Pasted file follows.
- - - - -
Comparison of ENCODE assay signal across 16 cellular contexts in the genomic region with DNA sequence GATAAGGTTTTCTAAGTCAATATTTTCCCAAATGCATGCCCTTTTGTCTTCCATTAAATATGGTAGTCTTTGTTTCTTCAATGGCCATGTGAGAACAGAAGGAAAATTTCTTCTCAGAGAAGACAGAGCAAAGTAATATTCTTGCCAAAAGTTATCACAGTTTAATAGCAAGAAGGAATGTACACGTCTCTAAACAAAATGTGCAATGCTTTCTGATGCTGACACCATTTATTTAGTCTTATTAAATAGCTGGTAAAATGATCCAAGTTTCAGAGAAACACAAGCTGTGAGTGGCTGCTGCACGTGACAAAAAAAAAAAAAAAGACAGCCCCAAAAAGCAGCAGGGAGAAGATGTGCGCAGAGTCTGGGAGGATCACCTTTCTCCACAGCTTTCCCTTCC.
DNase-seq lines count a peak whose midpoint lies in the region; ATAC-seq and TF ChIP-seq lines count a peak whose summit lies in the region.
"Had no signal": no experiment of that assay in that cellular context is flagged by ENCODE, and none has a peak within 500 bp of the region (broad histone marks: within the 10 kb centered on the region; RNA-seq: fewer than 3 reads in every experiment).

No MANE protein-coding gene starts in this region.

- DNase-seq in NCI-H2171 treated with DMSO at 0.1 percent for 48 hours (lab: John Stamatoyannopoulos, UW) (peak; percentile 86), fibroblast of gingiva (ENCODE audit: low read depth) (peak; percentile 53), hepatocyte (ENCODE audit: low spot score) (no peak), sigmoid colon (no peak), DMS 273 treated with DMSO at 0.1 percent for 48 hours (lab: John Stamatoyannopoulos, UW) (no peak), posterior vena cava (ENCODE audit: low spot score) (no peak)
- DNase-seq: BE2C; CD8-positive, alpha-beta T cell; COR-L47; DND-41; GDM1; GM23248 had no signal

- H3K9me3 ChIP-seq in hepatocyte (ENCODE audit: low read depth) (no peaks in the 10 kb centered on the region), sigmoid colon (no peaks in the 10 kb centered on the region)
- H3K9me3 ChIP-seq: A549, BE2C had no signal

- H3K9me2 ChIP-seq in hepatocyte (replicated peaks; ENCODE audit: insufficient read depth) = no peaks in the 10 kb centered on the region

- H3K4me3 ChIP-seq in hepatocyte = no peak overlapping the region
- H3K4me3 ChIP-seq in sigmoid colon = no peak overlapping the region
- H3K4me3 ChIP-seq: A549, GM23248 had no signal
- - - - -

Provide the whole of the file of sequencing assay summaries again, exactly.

Comparison of ENCODE assay signal across 16 cellular contexts in the genomic region with DNA sequence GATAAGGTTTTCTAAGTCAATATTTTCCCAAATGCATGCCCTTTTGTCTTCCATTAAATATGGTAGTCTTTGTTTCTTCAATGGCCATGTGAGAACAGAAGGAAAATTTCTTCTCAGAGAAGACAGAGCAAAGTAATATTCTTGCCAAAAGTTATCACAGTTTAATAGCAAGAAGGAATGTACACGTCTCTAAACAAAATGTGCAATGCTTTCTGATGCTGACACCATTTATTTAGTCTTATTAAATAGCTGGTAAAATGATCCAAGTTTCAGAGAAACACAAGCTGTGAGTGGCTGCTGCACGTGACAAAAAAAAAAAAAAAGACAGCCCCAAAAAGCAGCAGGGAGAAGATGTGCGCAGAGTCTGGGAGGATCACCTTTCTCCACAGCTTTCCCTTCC.
DNase-seq lines count a peak whose midpoint lies in the region; ATAC-seq and TF ChIP-seq lines count a peak whose summit lies in the region.
"Had no signal": no experiment of that assay in that cellular context is flagged by ENCODE, and none has a peak within 500 bp of the region (broad histone marks: within the 10 kb centered on the region; RNA-seq: fewer than 3 reads in every experiment).

No MANE protein-coding gene starts in this region.

- DNase-seq in NCI-H2171 treated with DMSO at 0.1 percent for 48 hours (lab: John Stamatoyannopoulos, UW) (peak; percentile 86), fibroblast of gingiva (ENCODE audit: low read depth) (peak; percentile 53), hepatocyte (ENCODE audit: low spot score) (no peak), sigmoid colon (no peak), DMS 273 treated with DMSO at 0.1 percent for 48 hours (lab: John Stamatoyannopoulos, UW) (no peak), posterior vena cava (ENCODE audit: low spot score) (no peak)
- DNase-seq: BE2C; CD8-positive, alpha-beta T cell; COR-L47; DND-41; GDM1; GM23248 had no signal

- H3K9me3 ChIP-seq in hepatocyte (ENCODE audit: low read depth) (no peaks in the 10 kb centered on the region), sigmoid colon (no peaks in the 10 kb centered on the region)
- H3K9me3 ChIP-seq: A549, BE2C had no signal

- H3K9me2 ChIP-seq in hepatocyte (replicated peaks; ENCODE audit: insufficient read depth) = no peaks in the 10 kb centered on the region

- H3K4me3 ChIP-seq in hepatocyte = no peak overlapping the region
- H3K4me3 ChIP-seq in sigmoid colon = no peak overlapping the region
- H3K4me3 ChIP-seq: A549, GM23248 had no signal